Schwentke said that to make the film as realistic as possible, he wanted naturalistic, subdued performances. One example was Peter Sarsgaard, whom he described as an actor "who can all of a sudden become a snake uncoiling". First-time actress Marlene Lawston became Foster's daughter Julia. Sean Bean was cast to subvert his typecasting as a villain, and mislead audiences into thinking he was part of the villainous plot.[3] The director also picked each of the 300 passengers through auditions.[4]


Schwentke described Flightplan as a "slow boiling" thriller, where the opening is different from the faster ending parts. The director added that sound was used to put audiences "off-kilter".[3]

The art direction team had to build all the interiors of the fictional E-474 from scratch, including the cockpit. The interior design and layout is similar to an actual airplane, the Airbus A380. It is noted that the amount of dead space within the cabin, cargo and avionic areas do not reflect the actual amount of dead space within any aircraft. Of special note in the movie is the avionics computer seen below the cockpit and the clean space between the upper deck passenger areas and the fuselage. To allow for varied camera angles, the set had many tracks for the camera dolly to move, and both the walls and the ceiling were built on hinges so they could easily be swung open for shooting. BE Aerospace provided various objects of the decoration. The design and colors tried to invoke the mood for each scene - for instance, a white room for "eerie, clinical, cold" moments, lower ceilings for claustrophobia, and wide open spaces to give no clues to the audience.[4] Most exterior scenes of the plane involve a model with one tenth of the aircraft's actual size, with the images being subsequently enhanced through computer-generated imagery. The explosion in the nose involved both life sized and scaled pieces of scenery. A one-half scale set of the avionics area was constructed to make the explosion and fireball look bigger.[3]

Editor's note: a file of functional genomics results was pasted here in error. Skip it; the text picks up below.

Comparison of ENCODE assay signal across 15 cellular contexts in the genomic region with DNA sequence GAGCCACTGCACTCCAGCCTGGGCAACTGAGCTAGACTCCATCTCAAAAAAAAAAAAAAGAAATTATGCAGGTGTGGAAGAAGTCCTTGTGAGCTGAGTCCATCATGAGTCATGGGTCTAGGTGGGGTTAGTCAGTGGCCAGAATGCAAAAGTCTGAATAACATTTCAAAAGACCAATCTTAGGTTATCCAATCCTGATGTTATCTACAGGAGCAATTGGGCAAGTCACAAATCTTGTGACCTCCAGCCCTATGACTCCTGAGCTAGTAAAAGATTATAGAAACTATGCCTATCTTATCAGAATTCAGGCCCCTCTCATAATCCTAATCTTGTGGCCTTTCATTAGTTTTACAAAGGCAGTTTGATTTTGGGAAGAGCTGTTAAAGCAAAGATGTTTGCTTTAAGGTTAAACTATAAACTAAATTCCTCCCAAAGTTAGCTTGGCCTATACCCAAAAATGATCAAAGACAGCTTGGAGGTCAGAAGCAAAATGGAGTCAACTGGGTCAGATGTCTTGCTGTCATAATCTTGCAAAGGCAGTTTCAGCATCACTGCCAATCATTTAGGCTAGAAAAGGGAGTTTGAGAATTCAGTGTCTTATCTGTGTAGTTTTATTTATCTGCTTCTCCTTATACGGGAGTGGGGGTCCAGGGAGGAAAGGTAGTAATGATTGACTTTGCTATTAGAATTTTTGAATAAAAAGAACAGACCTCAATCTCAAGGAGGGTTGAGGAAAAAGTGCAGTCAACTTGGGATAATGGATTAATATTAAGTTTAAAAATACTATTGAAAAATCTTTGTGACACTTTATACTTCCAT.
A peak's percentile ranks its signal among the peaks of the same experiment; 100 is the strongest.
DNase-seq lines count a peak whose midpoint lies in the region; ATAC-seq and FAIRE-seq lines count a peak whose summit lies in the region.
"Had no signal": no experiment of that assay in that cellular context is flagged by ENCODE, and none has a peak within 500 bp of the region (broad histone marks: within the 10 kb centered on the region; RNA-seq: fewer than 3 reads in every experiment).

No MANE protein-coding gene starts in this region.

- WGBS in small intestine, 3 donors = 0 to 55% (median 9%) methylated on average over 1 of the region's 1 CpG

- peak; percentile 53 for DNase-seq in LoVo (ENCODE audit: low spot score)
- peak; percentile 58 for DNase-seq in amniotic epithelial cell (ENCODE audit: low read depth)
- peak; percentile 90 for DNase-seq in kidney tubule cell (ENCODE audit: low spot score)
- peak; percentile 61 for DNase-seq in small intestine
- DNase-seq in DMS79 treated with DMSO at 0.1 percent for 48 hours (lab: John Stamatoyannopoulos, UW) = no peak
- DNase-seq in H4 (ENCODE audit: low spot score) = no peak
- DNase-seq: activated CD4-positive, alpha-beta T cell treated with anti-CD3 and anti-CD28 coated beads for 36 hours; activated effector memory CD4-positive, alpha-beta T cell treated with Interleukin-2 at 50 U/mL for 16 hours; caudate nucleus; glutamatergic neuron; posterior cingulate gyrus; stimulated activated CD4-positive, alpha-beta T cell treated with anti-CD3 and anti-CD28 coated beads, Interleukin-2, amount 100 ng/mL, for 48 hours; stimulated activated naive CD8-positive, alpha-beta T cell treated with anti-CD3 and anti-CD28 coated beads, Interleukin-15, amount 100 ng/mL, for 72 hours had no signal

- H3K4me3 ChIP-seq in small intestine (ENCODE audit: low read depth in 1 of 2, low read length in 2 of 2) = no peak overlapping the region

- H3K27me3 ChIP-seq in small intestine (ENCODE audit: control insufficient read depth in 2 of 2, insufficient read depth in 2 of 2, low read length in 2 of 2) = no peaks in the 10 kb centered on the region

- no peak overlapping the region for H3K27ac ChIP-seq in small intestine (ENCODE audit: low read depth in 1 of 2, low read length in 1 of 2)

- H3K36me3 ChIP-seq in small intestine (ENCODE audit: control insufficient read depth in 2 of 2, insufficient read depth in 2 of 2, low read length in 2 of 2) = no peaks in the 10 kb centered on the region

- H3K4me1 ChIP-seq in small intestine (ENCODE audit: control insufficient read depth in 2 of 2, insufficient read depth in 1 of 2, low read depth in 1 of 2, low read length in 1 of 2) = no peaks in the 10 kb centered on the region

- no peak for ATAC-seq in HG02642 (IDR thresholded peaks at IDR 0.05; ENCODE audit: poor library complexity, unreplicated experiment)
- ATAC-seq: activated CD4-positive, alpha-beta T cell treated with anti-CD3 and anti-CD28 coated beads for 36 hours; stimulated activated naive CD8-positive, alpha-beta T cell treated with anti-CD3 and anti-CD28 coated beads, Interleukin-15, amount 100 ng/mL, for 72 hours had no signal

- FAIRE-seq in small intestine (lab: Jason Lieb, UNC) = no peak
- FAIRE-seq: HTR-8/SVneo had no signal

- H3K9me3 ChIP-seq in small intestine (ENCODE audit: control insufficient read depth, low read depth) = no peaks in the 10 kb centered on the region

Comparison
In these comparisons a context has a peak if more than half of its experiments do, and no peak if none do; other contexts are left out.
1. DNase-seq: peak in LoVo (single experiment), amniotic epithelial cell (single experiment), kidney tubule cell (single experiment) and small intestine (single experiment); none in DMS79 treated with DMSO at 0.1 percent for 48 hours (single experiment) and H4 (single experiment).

The score was released September 20, 2005, on Hollywood Records. The music was composed and conducted by James Horner and the disc contains 8 tracks. Horner stated that film's score tried to mix the sound effects with "the emotion and drive of the music", and the instruments were picked to match the "feelings of panic" Kyle goes on through the film. These included Gamelan instruments, prepared piano, and string arrangements. No brass instruments are used in the soundtrack.[3]


Box office[edit]

Flightplan opened at #1 in US and Canada, grossing over $24 million in its opening weekend. It grossed $89,707,299 at the domestic box office and $133,680,000 overseas for a worldwide total of $223,387,299.[2] It also grossed $79,270,000 on DVD rentals.

Critical response[edit]

The film received mixed reviews from critics. On Rotten Tomatoes, the film has a 38% rating based on 173 reviews, with an average rating of 5.3/10. The site's consensus states: "The actors are all on key here, but as the movie progresses, tension deflates as the far-fetched plot kicks in."[5] Metacritic reports a 53 out of 100 rating, based on 33 critics, indicating "mixed or average reviews".[6]


The Association of Professional Flight Attendants called for an official boycott of the film, which they say depicts flight attendants as rude, uncaring, indifferent, and even one as a "terrorist."[7]


  1. ^ "FLIGHTPLAN (12A)". British Board of Film Classification. September 26, 2005. Retrieved November 14, 2015.
  2. ^ a b Flightplan (2005). Box Office Mojo. Retrieved 26 September 2011.
  3. ^ a b c d e In-Flight Movie: The Making of Flightplan; Flightplan DVD
  4. ^ a b Cabin Pressure: Designing the Aalto E-474; Flightplan DVD
  5. ^ "Flightplan (2005)". Rotten Tomatoes. Flixster. Retrieved November 14, 2015.
  6. ^ "flightplan reviews". Metacritic. CBS Interactive. Retrieved November 14, 2015.
  7. ^ "Flight attendants hope to ground 'Flightplan'". Today. 29 September 2005. Retrieved 30 January 2015.